Who owns your Tweets? Twitter or you, the user? It’s a debate that will certainly rear its head again after a US court demanded the social network handed over the tweets of arrested Occupy protestor Malcolm Harris - forcing a contradiction of the site’s own terms of service that say tweets belong to the user, not them.
Harris, who is a senior editor at US site The New Inquiry, was one of 700 Occupy Wall Street demonstrators arrested on the Brooklyn Bridge on 1 October last year. Harris claims he and others thought they had permission from the police to demonstrate at the location, but prosecutors claim Harris was aware of police instructions to the contrary, ordering the group not to block the traffic.
Twitter gets hauled into the equation as the accusers want to see tweets Harris broadcasted between 15 September and 31 December, believing the evidence will help prove his deliberate misconduct on the day of his arrest.
During earlier hearings, Twitter’s legal representative Ben Lee said, "Twitter's terms of service make absolutely clear that its users 'own' their own content. Our filing with the court reaffirms our steadfast commitment to defending those rights for our users." The site argues that under the Stored Communications Act, users can contest government requests to access information they have posted.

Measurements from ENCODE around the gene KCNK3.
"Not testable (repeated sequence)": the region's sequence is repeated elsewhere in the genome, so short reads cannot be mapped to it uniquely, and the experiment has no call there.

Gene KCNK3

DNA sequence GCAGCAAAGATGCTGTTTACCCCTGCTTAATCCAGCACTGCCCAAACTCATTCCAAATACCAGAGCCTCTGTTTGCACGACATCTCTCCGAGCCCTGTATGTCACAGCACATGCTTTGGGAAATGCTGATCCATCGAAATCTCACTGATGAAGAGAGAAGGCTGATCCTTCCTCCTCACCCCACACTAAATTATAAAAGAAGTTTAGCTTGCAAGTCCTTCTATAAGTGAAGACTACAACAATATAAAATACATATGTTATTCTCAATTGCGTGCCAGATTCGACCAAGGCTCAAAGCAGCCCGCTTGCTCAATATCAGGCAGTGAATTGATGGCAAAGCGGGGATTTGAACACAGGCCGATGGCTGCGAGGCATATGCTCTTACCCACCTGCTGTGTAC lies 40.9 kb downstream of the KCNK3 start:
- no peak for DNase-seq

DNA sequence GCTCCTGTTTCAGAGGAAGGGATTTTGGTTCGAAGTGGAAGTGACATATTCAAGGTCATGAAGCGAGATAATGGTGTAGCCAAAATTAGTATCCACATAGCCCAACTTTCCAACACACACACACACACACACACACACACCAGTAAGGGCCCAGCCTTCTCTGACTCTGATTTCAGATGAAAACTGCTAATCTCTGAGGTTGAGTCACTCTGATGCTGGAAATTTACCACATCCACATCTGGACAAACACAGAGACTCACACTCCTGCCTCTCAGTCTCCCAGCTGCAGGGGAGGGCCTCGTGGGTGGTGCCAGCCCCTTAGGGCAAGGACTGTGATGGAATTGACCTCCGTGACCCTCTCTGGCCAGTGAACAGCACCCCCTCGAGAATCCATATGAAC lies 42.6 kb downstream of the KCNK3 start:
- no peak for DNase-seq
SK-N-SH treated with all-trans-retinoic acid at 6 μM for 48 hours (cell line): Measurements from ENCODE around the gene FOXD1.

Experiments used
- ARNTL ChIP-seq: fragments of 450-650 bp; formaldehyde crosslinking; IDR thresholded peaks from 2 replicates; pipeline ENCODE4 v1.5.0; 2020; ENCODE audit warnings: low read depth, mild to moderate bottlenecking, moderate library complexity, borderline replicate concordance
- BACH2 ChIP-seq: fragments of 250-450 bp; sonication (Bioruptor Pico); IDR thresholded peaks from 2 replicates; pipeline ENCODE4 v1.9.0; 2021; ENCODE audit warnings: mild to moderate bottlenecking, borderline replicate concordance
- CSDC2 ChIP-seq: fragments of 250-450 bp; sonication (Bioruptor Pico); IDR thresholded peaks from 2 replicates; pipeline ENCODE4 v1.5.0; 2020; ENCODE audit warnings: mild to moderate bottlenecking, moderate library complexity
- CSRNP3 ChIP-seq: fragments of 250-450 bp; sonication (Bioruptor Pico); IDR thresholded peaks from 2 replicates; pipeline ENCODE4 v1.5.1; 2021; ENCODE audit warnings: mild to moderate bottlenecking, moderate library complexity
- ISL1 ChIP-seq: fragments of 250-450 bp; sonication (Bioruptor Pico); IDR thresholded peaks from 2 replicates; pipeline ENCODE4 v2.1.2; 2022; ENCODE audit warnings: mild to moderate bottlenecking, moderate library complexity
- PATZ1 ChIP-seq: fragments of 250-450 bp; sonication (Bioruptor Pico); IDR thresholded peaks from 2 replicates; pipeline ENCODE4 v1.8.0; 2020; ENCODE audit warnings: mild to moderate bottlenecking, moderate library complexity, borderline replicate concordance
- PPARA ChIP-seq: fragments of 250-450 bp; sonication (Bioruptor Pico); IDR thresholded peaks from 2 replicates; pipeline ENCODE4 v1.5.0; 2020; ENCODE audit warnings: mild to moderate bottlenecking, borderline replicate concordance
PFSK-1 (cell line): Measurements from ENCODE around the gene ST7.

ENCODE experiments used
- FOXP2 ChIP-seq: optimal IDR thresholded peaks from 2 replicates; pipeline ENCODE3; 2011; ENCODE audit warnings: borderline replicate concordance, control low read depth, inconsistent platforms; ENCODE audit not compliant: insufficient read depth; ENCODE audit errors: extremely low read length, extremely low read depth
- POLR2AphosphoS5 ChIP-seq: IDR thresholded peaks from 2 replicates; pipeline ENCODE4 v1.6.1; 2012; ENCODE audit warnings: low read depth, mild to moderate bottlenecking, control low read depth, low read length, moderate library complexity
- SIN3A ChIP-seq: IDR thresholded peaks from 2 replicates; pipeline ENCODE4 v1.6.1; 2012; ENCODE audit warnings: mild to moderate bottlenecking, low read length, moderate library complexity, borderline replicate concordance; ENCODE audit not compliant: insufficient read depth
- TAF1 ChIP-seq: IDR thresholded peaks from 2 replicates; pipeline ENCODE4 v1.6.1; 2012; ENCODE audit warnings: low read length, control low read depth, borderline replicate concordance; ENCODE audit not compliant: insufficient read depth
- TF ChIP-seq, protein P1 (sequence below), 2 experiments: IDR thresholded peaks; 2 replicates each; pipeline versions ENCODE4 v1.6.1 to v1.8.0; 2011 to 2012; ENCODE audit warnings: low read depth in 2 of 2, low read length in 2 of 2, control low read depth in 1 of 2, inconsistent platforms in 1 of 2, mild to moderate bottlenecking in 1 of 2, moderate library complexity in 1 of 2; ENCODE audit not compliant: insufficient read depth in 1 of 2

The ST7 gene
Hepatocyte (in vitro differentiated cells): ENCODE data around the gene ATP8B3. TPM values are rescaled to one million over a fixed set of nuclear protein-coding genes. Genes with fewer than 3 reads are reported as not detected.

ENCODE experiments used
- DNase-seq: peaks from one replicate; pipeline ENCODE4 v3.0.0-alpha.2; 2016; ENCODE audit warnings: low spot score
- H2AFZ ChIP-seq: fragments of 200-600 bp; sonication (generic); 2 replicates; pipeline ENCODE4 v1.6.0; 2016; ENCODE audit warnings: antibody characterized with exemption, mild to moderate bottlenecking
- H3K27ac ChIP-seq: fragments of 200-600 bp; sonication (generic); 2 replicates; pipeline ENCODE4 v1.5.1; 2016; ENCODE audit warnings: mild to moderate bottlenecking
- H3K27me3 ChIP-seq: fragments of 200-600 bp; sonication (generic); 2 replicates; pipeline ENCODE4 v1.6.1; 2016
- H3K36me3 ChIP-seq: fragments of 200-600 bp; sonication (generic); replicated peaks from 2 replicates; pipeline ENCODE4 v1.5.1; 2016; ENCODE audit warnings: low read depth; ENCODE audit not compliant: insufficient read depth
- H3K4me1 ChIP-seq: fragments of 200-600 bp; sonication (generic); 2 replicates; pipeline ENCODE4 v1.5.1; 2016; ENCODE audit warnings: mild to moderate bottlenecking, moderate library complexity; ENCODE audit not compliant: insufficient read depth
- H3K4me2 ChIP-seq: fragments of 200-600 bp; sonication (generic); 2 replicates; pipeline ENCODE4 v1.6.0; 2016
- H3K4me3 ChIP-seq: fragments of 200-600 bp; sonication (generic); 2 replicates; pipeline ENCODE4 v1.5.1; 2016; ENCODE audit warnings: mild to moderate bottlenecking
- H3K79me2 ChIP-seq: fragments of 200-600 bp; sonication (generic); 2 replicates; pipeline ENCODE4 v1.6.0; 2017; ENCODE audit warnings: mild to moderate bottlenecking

But judge Matthew Sciarrino has taken a different view, and said in his ruling, "If you post a tweet, just like if you scream it out the window, there is no reasonable expectation of privacy. There is no proprietary interest in your tweets, which you have now gifted to the world. Today, the street is an online, information superhighway, and the witnesses can be the third party providers like Twitter, Facebook, Instragram, Pinterest, or the next hot social media application."
On a different account to the one in question, Harris responded to tweets asking if Twitter would appeal the verdict by saying “I can’t imagine they won’t.” Harris is due to face trial in December.
Image credit: Reuters